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As Stella watched, the water rose around the girl’s torso. The lake was flooding right into the basement. They had to find her.

Where was Mac?

She scanned the rest of the monitors. On the last one, Mac fished in the water with one hand. His other was handcuffed to a gurney. Where was Josh?

She bolted for the door. “Find the basement!”

Water swirled around Gianna’s body, the chill lowering her body temperature. She shivered against the cold and trembled at the effort to stay on her feet.

“Help!” She raised her fists and hammered at the door. “Help me! The water is rising.”

Her legs buckled. She caught herself against the door as the water rose to mid-chest. How long before it was over her head?

Her fists slid down the wood. Terror sheared off her like a glacier, and hopelessness took hold.

This was the end. To think once she’d almost taken her own life, and she’d been healthy then. Now she was fighting to keep her miserable existence.

Truly, she hadn’t appreciated life until she was in danger of losing it.

Maybe this was for the best. Was her life even worth living? As much as she wanted to say it wasn’t, she couldn’t give up. Though, it would be easier to simply let go. Her head would slip under. Her lungs would fill with liquid. How long would it take? A few minutes at best. Then she’d be at peace. So why was she fighting so hard?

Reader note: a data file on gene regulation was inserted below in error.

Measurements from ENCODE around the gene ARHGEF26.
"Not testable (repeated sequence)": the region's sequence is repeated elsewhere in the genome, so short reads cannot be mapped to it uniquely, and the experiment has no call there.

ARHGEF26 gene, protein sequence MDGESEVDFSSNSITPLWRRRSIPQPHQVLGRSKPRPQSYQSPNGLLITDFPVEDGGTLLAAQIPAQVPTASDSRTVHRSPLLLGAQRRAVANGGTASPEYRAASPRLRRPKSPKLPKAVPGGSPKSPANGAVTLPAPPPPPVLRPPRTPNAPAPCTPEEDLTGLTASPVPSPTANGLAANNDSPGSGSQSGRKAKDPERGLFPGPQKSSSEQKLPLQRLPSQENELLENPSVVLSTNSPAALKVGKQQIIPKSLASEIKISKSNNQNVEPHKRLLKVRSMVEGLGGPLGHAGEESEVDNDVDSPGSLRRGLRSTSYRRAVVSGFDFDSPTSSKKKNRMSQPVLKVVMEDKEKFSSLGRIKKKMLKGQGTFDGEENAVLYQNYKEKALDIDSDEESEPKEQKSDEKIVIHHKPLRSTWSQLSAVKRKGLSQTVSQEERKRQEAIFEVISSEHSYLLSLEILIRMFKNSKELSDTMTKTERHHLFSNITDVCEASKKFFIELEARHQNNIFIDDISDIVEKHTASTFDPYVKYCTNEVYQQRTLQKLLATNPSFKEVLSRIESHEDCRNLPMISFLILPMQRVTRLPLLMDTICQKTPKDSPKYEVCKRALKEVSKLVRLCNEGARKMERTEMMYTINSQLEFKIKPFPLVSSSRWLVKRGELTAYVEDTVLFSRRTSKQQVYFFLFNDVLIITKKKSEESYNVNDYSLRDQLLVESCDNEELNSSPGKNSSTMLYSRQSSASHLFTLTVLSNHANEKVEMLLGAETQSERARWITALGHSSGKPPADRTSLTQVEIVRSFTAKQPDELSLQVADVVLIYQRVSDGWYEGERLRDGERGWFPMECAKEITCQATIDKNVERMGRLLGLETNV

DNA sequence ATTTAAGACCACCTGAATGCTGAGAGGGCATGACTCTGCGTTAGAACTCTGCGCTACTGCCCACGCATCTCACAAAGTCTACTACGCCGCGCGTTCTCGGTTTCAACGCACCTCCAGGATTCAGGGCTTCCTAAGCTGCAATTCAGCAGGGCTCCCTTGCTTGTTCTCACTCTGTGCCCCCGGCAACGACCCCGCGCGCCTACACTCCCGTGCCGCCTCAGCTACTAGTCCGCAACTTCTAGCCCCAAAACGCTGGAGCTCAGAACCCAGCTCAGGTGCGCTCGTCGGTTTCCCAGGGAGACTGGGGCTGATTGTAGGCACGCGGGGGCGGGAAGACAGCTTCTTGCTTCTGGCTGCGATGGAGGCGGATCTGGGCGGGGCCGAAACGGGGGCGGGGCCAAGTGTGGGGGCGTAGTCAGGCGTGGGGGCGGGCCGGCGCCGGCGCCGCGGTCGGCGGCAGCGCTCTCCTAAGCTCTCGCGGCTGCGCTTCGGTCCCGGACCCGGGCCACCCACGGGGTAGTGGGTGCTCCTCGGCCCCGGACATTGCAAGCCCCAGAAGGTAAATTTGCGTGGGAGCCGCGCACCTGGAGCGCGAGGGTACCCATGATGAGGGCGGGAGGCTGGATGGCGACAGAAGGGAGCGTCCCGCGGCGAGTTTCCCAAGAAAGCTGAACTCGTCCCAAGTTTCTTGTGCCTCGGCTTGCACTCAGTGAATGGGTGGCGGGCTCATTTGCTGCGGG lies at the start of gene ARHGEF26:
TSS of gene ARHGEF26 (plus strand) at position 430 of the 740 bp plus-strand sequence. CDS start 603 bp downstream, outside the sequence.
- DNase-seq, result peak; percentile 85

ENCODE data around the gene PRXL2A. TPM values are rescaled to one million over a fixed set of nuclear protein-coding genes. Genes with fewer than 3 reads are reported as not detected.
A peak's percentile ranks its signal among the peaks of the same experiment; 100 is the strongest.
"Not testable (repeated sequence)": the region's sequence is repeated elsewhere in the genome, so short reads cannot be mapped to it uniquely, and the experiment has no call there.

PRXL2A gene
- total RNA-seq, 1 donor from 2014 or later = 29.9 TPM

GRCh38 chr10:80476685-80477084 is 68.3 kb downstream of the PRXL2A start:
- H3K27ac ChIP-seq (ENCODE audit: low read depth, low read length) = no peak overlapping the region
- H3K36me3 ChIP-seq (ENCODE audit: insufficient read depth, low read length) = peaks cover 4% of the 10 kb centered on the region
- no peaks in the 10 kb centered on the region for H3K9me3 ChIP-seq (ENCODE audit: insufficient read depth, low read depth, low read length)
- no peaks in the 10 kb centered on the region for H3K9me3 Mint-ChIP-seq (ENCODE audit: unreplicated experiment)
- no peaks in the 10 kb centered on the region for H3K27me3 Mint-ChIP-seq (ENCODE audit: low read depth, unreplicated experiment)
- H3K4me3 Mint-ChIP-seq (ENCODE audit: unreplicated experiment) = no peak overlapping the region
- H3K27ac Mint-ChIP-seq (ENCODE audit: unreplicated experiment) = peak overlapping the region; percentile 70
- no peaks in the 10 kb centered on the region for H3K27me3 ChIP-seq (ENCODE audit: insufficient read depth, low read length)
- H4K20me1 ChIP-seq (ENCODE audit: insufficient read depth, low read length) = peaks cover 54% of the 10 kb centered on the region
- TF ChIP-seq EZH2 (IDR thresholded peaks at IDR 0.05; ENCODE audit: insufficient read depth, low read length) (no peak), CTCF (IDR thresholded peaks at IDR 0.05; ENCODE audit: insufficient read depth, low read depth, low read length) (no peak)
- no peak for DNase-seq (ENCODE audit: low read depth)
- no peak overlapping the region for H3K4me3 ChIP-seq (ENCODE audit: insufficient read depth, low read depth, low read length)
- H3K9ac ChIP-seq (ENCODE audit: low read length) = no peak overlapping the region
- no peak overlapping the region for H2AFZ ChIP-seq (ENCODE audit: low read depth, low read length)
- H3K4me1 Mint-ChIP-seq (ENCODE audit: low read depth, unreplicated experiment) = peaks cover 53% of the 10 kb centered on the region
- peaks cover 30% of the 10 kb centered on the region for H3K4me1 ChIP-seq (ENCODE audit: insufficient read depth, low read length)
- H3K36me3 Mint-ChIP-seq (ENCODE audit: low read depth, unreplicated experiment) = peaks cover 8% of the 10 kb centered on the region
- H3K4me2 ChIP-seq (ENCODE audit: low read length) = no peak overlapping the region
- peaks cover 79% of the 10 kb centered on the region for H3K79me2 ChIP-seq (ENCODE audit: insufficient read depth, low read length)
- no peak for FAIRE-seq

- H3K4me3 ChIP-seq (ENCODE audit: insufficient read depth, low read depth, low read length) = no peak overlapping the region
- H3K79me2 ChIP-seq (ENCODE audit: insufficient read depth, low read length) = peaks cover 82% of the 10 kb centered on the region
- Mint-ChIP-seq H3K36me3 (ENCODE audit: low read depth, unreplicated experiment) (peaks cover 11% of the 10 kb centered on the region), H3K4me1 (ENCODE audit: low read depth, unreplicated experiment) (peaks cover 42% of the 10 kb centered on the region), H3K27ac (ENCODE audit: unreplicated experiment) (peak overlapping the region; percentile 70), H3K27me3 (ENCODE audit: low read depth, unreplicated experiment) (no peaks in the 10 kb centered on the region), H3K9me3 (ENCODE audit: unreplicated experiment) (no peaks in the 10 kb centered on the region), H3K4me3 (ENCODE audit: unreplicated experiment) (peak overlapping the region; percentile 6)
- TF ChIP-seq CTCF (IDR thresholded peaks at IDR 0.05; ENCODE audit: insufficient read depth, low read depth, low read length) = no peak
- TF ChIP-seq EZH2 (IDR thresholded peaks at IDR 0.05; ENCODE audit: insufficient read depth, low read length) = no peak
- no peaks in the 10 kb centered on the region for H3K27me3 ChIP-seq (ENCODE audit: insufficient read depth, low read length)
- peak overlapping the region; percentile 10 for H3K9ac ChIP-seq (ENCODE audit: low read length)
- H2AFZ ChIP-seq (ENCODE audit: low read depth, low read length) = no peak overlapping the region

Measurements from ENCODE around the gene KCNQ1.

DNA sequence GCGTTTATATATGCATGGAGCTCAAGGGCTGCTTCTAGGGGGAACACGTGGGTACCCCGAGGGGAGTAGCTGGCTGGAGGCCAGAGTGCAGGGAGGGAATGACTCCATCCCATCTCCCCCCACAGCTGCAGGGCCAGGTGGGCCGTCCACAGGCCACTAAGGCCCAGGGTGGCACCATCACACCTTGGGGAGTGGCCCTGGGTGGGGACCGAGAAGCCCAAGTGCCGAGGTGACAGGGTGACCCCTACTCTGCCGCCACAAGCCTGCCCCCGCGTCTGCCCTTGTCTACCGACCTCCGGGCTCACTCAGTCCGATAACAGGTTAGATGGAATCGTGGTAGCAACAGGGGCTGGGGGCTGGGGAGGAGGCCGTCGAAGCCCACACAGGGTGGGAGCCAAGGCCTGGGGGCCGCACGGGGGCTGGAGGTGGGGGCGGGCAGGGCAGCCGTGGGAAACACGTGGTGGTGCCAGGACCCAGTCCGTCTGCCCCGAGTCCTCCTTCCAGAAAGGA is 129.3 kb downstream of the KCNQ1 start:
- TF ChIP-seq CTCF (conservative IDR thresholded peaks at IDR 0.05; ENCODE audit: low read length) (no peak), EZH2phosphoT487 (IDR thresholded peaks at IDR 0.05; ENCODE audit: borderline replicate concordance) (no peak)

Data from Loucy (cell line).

Dialysis was awful, but the days in between weren’t so bad. And there was always the hope of a transplant on the horizon. Someday, maybe she’d be healthy again.

The water swirled to her neck. She tilted her face to the ceiling and faced the camera.

“Please. Don’t let me die.”

Stella took the lead. Gun in hand, she descended the staircase into the basement. At the bottom, she spotted another heavy door. Carl swung the battering ram. Wood splintered as the door burst inward.

Crouching, Stella went through the doorway and ducked right as Carl turned left. She swept the room with her weapon. The twenty-by-twenty room was knee-deep in water.

“Stella!” In the center of the room, Mac was handcuffed to a gurney and dragging it behind him. “He’s getting away.”

On the other side, a bloody-faced Josh splashed through a doorway and disappeared.

Stella motioned for the uniforms to go after him. She had to find Gianna.

“We have to save Gianna.” Mac tugged on the cuffs. “Can you open these?”

Stella waded to Mac. Rain—or tears—were wet on her face. She touched his cheek with one hand. Thank God. His skin was warm and alive under her palm. “Where is she?”

He gave her a hard and fast kiss. “Somewhere below here.”

“She doesn’t have much time. The water is rising.” Stella used her handcuff key to free him.

She and Mac sloshed through the water toward the doorway.

The uniforms returned. One said, “There’s a bulkhead door that leads outside. He’s gone.”

“Any sign of the girl?” Stella asked them.